Hi guys. So here we are after a loss to Argentina. Just when we think the Boks is on a upward curve then we hit the ground hard. But even though we all quite upset about this, we want to know why it happen and what we can do to fix it.
One of the main culprits was our poor set piece, and after that I would say our poor communication on defence. But there was something else going on that I found quite interesting and it have to do with how Argentina defend against the Boks. Let us take a look!
After we bully Argentina last Saturday their coach say that maybe the only way to stop the Bok forwards is if they get sick. It was a joke, but in the week since then they came up with a plan… in the picture above we see what is was.
Kitshoff is taking the ball into contact. The prop Figallo make a very low chop tackle and the other prop Botta go in higher as a tackle assist. The situation we see above is a very specific, tactical approach to contact that the Argentinans used. Two defenders is involved in the tackle. The first man go in low on the chop, and the second man go in higher.
Botta’s first role is to be a second tackler to help kill the momentum of the carry. But if the chop tackle is successful – as it was in many many cases – then he is free to take other options because he is so close to the ball. If the Bok support is late then he can go for a poach. If not, then he can try to spoil.
In the picture above we see that Botta take the second option. He could not steal, so what he do is to actually just fall on top of Kitshoff. He make it look like part of the tackle, but effectively he just smother the ball.
We saw this over and over again from the Pumas. A chop tackle, and then the second man is right there to poach or spoil. Very often it was illegal, because the second Puma does not release the tackled player before contesting. And many times, as in the case above, he pretend he is still in the action of “tackling” and just fall on top of the breakdown.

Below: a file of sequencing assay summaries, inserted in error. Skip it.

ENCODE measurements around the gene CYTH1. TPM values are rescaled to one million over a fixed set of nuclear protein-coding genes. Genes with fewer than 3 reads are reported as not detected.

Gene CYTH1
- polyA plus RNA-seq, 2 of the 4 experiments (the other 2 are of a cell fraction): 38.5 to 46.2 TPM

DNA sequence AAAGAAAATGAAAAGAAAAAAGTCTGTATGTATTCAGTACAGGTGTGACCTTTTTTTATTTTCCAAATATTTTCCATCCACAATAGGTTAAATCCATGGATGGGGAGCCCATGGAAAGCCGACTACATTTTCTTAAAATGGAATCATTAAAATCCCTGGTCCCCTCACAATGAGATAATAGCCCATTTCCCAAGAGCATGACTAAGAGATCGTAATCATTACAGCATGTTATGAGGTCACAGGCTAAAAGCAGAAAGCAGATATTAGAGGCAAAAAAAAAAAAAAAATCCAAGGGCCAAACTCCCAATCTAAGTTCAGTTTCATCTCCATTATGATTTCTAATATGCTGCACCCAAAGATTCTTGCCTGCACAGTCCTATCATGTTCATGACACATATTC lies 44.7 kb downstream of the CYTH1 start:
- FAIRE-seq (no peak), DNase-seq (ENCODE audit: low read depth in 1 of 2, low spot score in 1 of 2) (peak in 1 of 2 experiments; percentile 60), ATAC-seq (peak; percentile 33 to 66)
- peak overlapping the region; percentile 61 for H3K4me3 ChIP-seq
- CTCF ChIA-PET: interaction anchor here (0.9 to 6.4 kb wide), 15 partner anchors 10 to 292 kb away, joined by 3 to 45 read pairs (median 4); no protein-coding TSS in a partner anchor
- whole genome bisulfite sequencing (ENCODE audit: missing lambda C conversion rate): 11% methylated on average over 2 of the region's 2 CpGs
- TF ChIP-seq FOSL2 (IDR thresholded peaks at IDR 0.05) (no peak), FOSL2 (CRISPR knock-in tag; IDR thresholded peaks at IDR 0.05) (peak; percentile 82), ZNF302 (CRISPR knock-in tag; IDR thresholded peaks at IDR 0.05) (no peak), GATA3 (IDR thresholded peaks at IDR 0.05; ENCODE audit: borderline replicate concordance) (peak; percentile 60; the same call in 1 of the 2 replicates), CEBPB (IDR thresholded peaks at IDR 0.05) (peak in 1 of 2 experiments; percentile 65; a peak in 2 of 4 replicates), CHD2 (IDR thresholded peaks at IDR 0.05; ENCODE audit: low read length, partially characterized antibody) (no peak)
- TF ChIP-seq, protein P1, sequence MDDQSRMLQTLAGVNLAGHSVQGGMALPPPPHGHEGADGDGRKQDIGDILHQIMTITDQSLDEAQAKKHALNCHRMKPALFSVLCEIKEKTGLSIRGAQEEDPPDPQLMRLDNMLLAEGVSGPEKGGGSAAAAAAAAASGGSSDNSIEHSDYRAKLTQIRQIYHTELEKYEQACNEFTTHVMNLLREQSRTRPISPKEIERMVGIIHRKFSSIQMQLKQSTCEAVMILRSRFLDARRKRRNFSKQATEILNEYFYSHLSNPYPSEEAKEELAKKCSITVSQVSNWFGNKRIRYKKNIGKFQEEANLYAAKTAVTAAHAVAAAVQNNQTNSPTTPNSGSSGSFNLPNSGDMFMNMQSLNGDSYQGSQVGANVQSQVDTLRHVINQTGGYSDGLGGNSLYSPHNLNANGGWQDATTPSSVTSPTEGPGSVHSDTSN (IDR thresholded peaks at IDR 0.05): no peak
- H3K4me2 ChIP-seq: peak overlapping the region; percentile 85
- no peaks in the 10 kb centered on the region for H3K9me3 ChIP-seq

It was like the Boks got stuck in the mud. The forwards could not build momentum, then if the ball went to the backs the Argentina defence was all over them.
Above is another example. Kremer go low on Kitshoff and De La Fuente go high. De La Feunte will first see if he is needed to help with the tackle. He is not, so his next move after Kitshoff go to ground will be to see if he can poach or spoil. Again, he will not release Kitshoff at any time so it is a illegal contest. He is a jackal disguising himself as a tackler…
But it is no use to complain. These are things you must take into your own hands and fix on the field. So what can the Boks do when this happen again?
In the picture above we see one solution, and it happen in the same moment we were looking at above. Kolisi was running a support line off Kitshoff, but at exactly the right time he see the threat developing and change to a cleaning line and manage to clean De La Fuente off the ball. Interesting again, we can clearly see that De La Fuente at no point released Kitshoff before trying to contest.
So what we are saying is firstly that the spatial positioning, awareness and timing of our support players must be perfect. They must be in a position to take a pass, but also quickly come in to clean if necessary.
Another option is to just avoid the breakdown altogether. If the opposition is slowing you on the deck, then rather try to keep the ball alive, as we see RG Snyman do above. And the weakness of the chop tackle specifically is that it allows an offload because the initial point of contact is so low. If they going for your legs, then that mean your arms is free. Use them!
Here we see Kitshoff take advantage of the weakness of the Puma tackle strategy in a similar way. What he do is to “spin” in the tackle. He ride the chop, and then turn his back to the tackle assist to get the ball out to Faf. He is keeping the ball alive and avoiding another slow ruck. A added bonus is that there is two defenders involved here, so we have pulled a extra Puma in.
As I say, this is by no means the main reason why the Boks lost the Test, but by slowing our ball down in this way the Pumas took the sting out of our forwards. And the knock on effek of that was that our backs could not get into the game.
It was a very clever tactical adjustment that the Pumas executed with great guts, skill, and craftiness and we must take off our hat to them.
Let us hope the Boks learn from this and is ready for when someone try it again!
DISCLAIMER: English is Oom’s third language, after Rugby and Afrikaans